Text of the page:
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Gilbert Mason 1928-2006

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TacticalPeek Donating Member (1000+ posts) Send PM | Profile | Ignore Mon Jul-10-06 06:32 PM
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Gilbert Mason 1928-2006
Gilbert R. Mason, "wade-in" activist and physician, was born in Jackson, Mississippi, on October 7, 1928. When he graduated from Jackson's Lanier High School in 1945, Mason dreamed of becoming a doctor. He earned a B.S. from Tennessee State University in 1949. He earned an M.D. from Howard University Medical School in 1954 and served a year as an intern at Homer G. Phillips Hospital in St. Louis.

Mason started a family practice in Biloxi, Mississippi, in 1955. In May 1959, he led a nonviolent protest against the "whites only" section of a federally funded Gulf Coast beach. Mason's group was arrested. Subsequent "wade-ins" ignited some of the bloodiest white rioting in Mississippi history. These resulted in a successful antidiscrimination lawsuit against the state of Mississippi, the first such case filed in U.S. history. At the same time, Mason filed the first school desegregation lawsuit in the history of Biloxi, which he also won. Mason collaborated with other Mississippi NAACP activists, including Winston Hudson, Amzie Moore, Aaron Henry and Medgar Evers. He helped the NAACP join with CORE, SNCC and SCLC to form the Council of Federated Organizations (COFO). Mason played a role in COFO's massive black voter registration drive, the Freedom Summer of 1964. Mason served as vice president of the Mississippi NAACP for thirty-three years.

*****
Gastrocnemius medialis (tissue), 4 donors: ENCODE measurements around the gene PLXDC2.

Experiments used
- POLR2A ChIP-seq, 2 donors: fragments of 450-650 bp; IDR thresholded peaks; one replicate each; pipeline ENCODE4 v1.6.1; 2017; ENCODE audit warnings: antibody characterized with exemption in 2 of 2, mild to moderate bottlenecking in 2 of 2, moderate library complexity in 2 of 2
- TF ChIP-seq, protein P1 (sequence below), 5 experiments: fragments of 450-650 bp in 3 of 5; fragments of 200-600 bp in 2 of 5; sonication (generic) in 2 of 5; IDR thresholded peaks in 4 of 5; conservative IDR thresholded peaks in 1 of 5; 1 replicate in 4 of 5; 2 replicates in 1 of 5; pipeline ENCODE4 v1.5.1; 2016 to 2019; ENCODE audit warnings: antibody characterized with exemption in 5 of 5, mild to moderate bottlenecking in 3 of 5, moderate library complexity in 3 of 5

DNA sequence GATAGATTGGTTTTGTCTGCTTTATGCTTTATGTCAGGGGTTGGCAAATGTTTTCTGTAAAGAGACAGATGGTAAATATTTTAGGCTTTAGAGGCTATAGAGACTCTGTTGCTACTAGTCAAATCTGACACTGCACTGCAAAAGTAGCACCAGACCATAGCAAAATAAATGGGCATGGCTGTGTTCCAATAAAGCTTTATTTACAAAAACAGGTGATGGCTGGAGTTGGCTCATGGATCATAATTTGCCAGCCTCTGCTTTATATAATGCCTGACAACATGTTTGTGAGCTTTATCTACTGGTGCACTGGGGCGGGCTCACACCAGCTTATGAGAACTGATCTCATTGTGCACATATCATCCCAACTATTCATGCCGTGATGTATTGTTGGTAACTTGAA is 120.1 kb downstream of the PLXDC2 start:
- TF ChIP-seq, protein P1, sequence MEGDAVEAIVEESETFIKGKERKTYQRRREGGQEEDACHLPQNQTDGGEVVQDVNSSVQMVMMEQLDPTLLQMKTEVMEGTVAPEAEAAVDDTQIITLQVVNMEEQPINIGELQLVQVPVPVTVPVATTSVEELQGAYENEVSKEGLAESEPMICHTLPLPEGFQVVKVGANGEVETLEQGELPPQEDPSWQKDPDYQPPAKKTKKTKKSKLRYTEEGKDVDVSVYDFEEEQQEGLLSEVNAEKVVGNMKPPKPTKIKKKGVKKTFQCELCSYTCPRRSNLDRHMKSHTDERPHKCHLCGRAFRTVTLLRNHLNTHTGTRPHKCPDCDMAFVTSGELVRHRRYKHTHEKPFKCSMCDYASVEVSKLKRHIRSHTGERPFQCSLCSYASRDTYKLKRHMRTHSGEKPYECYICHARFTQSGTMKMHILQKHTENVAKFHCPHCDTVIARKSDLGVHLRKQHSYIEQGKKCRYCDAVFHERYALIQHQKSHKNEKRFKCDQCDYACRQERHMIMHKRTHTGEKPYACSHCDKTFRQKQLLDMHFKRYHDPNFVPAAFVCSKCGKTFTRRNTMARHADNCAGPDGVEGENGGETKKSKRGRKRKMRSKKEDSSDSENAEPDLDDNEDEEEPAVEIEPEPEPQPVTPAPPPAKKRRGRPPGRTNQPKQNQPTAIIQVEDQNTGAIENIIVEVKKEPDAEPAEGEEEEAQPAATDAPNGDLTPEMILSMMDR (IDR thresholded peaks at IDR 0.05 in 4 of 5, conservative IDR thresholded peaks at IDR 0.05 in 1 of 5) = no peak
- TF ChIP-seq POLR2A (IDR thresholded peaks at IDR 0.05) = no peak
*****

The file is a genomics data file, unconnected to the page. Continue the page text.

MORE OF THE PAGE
Those were mighty times.

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merh Donating Member (1000+ posts) Send PM | Profile | Ignore Thu Jul-13-06 12:43 PM
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1. Thank you Dr. Mason - sweet peace & much deserved rest.
Edited on Thu Jul-13-06 12:43 PM by merh
It's so hard to explain how his life, and now his death, have touched me.

I've walked in the shadows of his shadow, listened to him as he told of his dreams, his struggles, his glories and his courage and I remain in awe, knowing that I could live 100 years and never do for mankind what he has done. My respect for him knows no end, my gratitude can never be adequately expressed.

But now, I see the atrocities of those days repeating themselves, hidden behind the mistaken belief that we have left racism behind, and I wonder, where is today's Gilbert Mason, Martin Luther King, Jr., Medgar Evers.

Thank you Dr. Mason, rest now.
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Ken Burch Donating Member (1000+ posts) Send PM | Profile | Ignore Sun Mar-09-08 02:32 AM
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2. I didn't know of Dr. Mason in life, but even from your brief report
I can tell he was a hero. Anyone who was in the struggle in Mississippi "walked the walk" (or, in his case, waded the wade, I suppose)in a way that most of us can only dream of.

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